Rochelle Greayer

Welcome to the

Pith   Vigor

blog

+

The Shop

dig into

PSSST... Back Issues of P+V Newspaper Are Available in the FREE Resource Library

the Book

buy

CONNECT:

Hey There! I’m Rochelle Greayer. I’m a garden designer on TV and IRL. I’m also an author and entrepreneur who thinks she can save the world by teaching everyone a little something about landscape design.

rochelle

meet

JOin US for bootcamp

TELL ME MORE

10/28/2009

Living Ocotillo Fences – Fouquieria splendens

ocotillo cactus closeup

by Walks On Rocks

I am fascinated with a recent discovery.   In the desert southwest the Ocotillo Cactus (Fouquieria splendens) is harvested to create living fences and other garden features.  It is a material that is exciting in that it is unique to the region where it is used and it really gives a sense of the place.

ocotillo cactus in the borrego badlands

by Walks On Rocks

Like many cactus, the plant comes alive, in a sense, when water is available.  While the stems can look dead – even thought they are not, when dormant, it is amazing to me that when they leaf out, the leaves almost look like boxwood.

2338739089_768ee5abfb

Poppies with ocotillo fence in the background by alicia_d_lars

Ocotillo cactus is harvested and used in garden construction. Rancho Lobos is a producer of ocotillo fencing and this is how they describe the product:

These shrubs have been used by rural communities for ages in the construction of fences, ramadas and ceiling decorations. With the distinct feature that, when used for fencing, the ocotillo stems are buried about 4 to 6 inches into the ground, allowing them to root, providing a living fence that can grow up to 20 feet tall. For commercial purposes the stems are cut 2 to 3 feet from the base, choosing diameters between 3/4 to 2 inches, considered to be mature stems. They present little to no spines, except for the top part of the stem, which is trimmed to provide segments as uniform as possible 6 feet tall. Then they are woven together with a thin galvanized wire (cal. 18) to hold them together and allow growth. Making fence sections 5 feet long that can be easily rolled for transportation.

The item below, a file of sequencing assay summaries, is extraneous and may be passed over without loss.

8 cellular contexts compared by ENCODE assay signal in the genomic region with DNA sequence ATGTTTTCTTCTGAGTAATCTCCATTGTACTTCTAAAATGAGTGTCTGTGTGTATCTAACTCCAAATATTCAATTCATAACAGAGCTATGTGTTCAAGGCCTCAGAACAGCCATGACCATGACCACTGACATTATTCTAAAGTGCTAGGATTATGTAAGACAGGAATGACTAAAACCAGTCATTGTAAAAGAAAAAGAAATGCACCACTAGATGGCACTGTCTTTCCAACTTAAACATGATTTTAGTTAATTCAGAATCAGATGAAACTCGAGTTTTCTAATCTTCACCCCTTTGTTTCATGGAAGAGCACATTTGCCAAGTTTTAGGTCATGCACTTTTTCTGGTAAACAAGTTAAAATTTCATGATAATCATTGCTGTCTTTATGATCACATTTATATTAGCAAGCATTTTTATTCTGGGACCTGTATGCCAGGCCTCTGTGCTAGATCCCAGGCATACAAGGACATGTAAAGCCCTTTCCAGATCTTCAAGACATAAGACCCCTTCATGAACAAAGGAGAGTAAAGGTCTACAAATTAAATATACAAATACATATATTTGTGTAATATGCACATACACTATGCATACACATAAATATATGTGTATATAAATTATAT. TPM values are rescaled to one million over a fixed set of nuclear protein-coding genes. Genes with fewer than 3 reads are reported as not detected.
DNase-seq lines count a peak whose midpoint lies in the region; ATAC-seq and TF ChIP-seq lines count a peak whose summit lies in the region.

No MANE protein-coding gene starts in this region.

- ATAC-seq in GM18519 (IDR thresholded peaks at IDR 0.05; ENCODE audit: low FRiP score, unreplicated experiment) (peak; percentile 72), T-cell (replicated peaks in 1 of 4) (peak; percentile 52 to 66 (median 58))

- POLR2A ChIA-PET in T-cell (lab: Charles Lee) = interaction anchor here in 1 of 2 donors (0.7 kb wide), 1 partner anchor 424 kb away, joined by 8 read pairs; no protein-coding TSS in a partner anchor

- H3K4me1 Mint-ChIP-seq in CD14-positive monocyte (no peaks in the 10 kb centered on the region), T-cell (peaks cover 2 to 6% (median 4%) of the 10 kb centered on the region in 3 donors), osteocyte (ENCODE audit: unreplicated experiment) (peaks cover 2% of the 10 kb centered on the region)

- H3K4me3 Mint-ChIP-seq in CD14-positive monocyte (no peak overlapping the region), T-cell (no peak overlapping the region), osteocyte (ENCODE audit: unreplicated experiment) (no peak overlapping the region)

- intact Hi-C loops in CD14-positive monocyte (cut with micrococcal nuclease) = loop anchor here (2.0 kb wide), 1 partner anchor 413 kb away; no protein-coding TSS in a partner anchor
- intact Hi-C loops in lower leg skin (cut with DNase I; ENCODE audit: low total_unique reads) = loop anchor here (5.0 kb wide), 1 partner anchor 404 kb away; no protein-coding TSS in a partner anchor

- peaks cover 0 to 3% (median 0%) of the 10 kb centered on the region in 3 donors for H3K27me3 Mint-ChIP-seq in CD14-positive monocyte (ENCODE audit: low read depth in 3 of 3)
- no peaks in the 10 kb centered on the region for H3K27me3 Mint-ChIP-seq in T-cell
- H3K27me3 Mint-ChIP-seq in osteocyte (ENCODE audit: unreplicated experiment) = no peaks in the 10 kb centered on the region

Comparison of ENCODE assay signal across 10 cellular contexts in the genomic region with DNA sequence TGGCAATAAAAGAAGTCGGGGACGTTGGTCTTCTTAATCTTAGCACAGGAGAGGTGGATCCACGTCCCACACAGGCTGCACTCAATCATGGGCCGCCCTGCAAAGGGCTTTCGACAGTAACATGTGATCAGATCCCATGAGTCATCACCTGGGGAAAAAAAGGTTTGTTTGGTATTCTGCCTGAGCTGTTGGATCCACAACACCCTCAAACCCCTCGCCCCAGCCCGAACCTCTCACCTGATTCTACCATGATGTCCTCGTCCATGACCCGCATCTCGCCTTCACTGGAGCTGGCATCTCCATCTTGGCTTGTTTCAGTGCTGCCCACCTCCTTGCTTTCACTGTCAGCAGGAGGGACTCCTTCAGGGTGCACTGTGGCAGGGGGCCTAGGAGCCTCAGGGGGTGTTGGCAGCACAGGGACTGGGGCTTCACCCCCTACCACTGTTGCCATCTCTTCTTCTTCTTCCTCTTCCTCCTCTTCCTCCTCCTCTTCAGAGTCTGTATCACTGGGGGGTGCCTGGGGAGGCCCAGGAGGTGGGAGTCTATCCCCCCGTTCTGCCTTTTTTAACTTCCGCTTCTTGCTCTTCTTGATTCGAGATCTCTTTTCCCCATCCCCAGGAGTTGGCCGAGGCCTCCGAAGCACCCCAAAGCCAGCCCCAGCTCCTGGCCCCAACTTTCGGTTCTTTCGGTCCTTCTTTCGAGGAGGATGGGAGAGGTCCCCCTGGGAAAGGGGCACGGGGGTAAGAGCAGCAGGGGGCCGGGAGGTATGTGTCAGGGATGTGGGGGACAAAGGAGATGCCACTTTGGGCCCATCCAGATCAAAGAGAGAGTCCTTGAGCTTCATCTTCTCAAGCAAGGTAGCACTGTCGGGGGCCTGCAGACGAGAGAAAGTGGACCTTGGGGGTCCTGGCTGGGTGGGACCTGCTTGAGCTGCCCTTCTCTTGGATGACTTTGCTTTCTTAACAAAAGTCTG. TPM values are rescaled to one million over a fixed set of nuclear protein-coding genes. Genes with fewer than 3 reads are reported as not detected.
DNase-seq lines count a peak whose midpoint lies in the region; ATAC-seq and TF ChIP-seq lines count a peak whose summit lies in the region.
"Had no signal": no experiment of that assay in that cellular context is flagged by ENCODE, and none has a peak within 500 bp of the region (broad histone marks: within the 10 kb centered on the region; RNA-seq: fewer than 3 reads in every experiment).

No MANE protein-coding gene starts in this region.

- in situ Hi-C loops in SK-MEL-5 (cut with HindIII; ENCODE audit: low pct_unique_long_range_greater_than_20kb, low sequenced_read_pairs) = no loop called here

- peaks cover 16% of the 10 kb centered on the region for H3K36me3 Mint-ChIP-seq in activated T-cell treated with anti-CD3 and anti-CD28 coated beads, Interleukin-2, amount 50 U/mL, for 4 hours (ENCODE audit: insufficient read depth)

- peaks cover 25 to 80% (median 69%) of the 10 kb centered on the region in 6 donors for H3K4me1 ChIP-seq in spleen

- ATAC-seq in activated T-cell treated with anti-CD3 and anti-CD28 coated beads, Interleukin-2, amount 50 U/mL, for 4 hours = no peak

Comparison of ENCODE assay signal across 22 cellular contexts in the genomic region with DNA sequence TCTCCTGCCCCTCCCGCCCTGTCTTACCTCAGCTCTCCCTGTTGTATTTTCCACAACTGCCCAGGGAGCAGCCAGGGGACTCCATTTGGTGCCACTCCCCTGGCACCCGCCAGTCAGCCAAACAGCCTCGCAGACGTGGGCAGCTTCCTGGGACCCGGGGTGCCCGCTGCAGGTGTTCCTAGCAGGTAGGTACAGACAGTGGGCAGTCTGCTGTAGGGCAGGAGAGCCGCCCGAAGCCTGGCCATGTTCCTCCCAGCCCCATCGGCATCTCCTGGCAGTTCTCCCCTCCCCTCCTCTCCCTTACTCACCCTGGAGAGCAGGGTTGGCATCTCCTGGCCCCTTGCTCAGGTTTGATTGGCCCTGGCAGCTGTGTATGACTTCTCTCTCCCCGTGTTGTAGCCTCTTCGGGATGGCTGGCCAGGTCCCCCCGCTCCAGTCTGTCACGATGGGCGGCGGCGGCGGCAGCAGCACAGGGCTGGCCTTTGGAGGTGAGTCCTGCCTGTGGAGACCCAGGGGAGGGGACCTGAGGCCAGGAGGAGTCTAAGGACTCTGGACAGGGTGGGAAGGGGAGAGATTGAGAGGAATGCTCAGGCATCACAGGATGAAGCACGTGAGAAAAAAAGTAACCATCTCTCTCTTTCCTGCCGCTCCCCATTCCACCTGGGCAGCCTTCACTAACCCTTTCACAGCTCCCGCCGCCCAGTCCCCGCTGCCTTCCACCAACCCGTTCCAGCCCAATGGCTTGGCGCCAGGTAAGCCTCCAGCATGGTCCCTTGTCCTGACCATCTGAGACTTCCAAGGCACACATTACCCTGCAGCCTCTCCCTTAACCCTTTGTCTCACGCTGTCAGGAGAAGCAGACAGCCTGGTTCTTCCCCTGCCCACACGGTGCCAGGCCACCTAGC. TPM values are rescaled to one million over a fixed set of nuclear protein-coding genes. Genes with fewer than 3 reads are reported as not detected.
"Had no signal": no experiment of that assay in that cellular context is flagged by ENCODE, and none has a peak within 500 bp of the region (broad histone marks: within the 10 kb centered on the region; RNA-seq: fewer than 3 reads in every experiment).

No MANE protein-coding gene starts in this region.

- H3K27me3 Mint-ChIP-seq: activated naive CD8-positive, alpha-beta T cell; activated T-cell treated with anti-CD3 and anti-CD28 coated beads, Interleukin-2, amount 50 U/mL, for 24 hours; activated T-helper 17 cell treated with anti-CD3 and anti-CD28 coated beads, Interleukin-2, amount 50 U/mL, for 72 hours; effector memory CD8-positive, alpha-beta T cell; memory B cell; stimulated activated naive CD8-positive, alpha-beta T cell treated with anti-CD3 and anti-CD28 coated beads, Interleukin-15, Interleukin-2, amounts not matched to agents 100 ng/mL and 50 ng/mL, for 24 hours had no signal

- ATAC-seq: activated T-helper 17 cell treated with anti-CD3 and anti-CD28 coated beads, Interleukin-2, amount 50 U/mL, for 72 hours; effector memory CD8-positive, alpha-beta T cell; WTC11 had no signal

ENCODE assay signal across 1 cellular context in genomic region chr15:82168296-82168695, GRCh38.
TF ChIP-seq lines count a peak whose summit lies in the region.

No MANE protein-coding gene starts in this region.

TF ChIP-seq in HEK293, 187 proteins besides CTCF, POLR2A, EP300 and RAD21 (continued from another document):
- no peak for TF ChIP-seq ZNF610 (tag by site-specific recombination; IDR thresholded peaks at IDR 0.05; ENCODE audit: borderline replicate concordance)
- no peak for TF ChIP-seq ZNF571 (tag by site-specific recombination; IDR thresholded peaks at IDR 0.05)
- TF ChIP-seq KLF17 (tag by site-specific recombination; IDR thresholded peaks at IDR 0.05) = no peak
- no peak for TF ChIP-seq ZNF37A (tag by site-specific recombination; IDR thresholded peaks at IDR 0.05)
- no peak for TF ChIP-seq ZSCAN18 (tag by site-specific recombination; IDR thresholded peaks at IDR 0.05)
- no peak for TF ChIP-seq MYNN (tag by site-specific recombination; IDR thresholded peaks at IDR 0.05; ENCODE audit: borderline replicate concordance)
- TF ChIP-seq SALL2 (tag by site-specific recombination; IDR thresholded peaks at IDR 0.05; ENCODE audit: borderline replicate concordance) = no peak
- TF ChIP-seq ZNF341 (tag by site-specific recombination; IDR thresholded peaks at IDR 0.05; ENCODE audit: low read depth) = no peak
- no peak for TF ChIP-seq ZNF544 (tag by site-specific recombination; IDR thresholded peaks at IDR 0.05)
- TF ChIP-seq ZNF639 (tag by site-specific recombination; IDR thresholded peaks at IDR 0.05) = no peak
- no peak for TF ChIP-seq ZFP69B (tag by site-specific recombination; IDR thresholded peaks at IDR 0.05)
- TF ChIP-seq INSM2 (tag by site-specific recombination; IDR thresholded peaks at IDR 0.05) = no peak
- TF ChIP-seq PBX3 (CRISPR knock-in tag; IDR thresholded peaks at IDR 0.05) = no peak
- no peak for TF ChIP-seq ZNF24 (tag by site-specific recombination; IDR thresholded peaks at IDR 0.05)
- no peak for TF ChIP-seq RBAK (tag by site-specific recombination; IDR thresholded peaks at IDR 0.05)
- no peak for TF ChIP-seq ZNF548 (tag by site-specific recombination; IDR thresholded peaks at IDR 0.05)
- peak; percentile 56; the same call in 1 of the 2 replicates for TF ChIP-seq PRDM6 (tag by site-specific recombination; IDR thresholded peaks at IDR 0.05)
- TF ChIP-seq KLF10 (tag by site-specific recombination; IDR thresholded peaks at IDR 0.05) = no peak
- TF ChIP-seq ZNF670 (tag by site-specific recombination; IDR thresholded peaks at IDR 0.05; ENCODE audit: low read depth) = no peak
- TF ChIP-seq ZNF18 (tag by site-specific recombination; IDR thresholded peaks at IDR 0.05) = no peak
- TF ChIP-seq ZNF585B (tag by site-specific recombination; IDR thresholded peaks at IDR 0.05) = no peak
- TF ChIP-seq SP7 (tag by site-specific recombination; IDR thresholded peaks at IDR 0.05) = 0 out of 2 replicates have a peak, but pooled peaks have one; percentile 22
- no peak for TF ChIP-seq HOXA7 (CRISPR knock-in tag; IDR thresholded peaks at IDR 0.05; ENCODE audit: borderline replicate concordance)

ocotillo corral fence vinewood

by Schooksonruss

This old corral fence was made from Ocotillo Cactus sticks.  The sticks are also called Candlewood, Slimwood, Coachwood and Vine Cactus.

3671463506_847bb6a2de

by fucher is now

In a way, I think it is similar to willow.  I am wondering if there are other locally known plants that can, in this way, be used to create a natural barrier or fence.  Do you know of any?

Spread the love
  • 8
  •  
  •  
  •  
  •  
    8
    Shares
  1. Ryan

    October 29th, 2009 at 3:44 am

    Wow!

    That is one fence that would really take off here, if only it would survive!

    The thorns would make it a great option to increase security and the fact that you can just cut and plant makes it incredibly easy to use! Very much like Williow indeed!

    How fantastic. Thanks for sharing!

    Ryan

  2. Susan aka Miss R

    October 29th, 2009 at 11:39 am

    What about a Belgian fence? A traditional espalier technique of weaving plants together for in a hatch pattern… http://www.finegardening.com/CMS/uploadedImages/Images/Gardening/Issues_61-70/041070055-01_med.jpg

  3. Suzanna

    December 10th, 2009 at 10:23 pm

    Note, that these cacti only have no spines when they are about 2″ in diameter, until then then they are spined BEASTS. Very intimidating in the winter landscape.

  4. mike millican

    March 10th, 2010 at 10:52 pm

    im not tryin to be too critical but i dont believe ocatillo is a cactus. MM

  5. Les

    April 10th, 2011 at 1:30 pm

    Ocatillo is a succulent; easily mistaken for a cactus.

  6. Jennifer Polakis

    March 17th, 2016 at 2:40 am

    Ocotillos are actually trees/bushes.

Leave a Reply

Your email address will not be published. Required fields are marked *

This site uses Akismet to reduce spam. Learn how your comment data is processed.

Join the PitH+VIGOR Newsletter Community